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Angels’ Shohei Ohtani Comfortable With Being New Face of Baseball



Shohei Ohtani

Los Angeles Angels pitcher/outfielder Shohei Ohtani has made a historic impact on the game of baseball since arriving a few years ago, and recently spoke to GQ about his historic season that saw him land unanimous MVP honors and the rare Commissioner’s Historic Achievement Award.

Even more impressive, Ohtani was also recognized by the Guinness World Records for becoming the first MLB player to record more than 100 innings and strikeouts as a pitcher and 100 RBIs, hits and runs as a batter in a single season, which has made him the new face of baseball.

A role that Ohtani says that he is comfortable with.

“I’m actually happy to hear that,” Ohtani said, during the interview with GQ. “It’s what I came here for, to be the best player I can. And hearing ‘the face of baseball,’ that’s very welcoming to me, and it gives me more motivation too — because I’ve only had, this was my first really good year. And it’s only one year. So it gives me more motivation to keep it up and have more great years.”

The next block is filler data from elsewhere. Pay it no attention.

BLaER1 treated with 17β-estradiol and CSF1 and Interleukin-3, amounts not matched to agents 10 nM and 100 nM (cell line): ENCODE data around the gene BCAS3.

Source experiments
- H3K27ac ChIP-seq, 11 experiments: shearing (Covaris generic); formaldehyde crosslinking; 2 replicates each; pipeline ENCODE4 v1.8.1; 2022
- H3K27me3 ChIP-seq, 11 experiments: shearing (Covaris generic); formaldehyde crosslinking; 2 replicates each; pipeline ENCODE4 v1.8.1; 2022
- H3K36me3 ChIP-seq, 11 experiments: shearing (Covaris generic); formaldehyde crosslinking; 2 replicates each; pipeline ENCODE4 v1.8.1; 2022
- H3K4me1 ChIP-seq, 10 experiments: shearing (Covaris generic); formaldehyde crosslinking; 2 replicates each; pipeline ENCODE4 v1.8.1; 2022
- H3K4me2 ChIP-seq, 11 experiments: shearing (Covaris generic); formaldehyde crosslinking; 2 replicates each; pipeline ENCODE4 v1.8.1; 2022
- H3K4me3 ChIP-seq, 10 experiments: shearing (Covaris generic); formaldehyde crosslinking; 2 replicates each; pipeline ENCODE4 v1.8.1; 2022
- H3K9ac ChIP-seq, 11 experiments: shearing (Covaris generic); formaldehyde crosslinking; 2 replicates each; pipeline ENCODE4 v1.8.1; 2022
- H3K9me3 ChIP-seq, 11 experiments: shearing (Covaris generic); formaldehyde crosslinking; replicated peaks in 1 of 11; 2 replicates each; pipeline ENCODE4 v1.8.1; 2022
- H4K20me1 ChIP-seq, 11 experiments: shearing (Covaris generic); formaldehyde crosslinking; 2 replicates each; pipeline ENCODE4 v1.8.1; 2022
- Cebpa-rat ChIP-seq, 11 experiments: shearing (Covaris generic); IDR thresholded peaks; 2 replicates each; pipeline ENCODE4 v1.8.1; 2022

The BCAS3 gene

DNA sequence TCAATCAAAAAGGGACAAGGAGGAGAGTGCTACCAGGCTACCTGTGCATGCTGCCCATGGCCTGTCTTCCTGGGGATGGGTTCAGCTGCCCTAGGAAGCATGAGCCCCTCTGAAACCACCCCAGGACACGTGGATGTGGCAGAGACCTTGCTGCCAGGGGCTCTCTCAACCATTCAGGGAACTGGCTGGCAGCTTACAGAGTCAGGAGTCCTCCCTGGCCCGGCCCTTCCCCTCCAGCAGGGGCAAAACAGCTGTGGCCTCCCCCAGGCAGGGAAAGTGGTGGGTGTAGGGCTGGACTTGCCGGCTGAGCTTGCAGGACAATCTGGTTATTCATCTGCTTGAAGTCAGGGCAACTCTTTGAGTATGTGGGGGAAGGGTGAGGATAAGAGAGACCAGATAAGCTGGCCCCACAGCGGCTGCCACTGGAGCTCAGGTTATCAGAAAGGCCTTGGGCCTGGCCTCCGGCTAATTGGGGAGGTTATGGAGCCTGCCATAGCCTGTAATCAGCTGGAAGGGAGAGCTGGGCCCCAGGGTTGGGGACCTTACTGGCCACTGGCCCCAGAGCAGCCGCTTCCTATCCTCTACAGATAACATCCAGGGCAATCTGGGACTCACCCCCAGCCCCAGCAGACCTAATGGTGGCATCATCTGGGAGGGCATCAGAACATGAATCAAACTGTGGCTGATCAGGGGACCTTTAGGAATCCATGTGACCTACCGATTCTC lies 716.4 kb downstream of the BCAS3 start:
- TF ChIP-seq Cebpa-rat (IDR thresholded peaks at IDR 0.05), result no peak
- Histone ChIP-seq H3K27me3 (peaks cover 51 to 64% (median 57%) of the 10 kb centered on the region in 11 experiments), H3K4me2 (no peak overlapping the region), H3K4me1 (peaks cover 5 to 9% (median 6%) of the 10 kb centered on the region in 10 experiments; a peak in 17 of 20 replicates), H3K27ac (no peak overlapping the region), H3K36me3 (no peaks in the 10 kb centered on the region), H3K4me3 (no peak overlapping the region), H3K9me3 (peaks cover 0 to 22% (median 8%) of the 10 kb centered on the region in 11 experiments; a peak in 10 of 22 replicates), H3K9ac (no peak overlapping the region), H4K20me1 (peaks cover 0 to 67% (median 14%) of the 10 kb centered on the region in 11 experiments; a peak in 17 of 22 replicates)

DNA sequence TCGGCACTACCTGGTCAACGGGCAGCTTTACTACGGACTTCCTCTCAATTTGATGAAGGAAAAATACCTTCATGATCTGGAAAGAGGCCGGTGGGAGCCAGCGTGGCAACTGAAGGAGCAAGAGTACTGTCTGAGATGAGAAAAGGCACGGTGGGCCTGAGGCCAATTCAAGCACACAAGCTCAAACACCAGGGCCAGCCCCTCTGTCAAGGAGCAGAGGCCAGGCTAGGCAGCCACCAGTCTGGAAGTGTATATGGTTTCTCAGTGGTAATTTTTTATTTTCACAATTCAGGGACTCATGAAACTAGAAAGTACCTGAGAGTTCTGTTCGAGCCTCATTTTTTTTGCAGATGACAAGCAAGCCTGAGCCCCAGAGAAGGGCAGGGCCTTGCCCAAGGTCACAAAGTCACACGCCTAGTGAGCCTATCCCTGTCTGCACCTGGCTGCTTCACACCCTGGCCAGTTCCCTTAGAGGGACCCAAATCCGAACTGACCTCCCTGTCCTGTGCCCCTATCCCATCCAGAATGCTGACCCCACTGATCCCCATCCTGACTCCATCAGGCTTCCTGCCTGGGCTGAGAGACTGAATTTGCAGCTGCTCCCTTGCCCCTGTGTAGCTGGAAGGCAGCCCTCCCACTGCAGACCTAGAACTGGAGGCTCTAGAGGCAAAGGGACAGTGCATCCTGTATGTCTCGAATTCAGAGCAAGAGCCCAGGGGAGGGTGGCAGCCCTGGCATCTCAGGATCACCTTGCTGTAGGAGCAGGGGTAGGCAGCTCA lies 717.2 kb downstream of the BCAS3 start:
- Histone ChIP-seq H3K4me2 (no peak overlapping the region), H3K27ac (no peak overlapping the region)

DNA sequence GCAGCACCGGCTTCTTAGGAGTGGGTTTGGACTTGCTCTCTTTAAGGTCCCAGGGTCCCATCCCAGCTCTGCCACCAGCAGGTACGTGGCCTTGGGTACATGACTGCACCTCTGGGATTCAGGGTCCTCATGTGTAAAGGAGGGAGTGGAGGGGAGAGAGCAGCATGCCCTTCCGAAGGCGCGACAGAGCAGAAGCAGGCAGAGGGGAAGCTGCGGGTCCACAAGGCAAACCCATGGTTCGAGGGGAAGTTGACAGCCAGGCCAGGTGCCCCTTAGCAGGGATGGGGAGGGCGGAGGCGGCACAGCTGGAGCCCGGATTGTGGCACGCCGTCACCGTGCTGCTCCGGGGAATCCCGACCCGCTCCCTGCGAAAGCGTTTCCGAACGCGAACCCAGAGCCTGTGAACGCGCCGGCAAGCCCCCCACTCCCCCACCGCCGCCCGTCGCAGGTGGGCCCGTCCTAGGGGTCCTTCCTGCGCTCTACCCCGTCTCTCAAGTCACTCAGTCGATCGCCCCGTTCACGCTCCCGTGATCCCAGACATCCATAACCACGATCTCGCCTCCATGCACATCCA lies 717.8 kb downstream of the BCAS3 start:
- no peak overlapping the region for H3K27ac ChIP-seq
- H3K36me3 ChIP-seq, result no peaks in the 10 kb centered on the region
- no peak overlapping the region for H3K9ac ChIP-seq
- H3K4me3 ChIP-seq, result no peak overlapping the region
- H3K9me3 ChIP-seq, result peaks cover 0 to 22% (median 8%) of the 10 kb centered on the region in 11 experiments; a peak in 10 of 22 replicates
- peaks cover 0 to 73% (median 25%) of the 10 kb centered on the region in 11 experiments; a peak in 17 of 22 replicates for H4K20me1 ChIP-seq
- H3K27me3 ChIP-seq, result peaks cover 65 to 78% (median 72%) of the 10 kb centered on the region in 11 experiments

It has been widely discussed that the sport of baseball has been fading from prominence, and in popularity in the United States, an opinion that Ohtani disagrees with.

“Baseball was born here, and I personally want baseball to be the most popular sport in the United States,” Ohtani said. “So if I can contribute in any way to help that, I’m more than open to it. But if you look at the whole baseball population in the world, it’s a lot less than, like soccer and basketball, because only select countries are really big on baseball. But in those countries where it’s huge, it’s unbelievably huge.”

MLB has attempted rule changes to speed up the game and it make it more appealing to fans, but Ohtani doesn’t believe that they are necessary measures.

“Honestly, I’m satisfied with everything,” Ohtani said. “No need to make any drastic changes.”

Anthony DiMoro is the creator of Sports Rants and the CEO of Elite Rank Media. He is a former Contributor for Forbes and the Huffington Post where he covered sports, social media, and SEO. Anthony formerly hosted the 'Forbes SportsMoney Podcast'.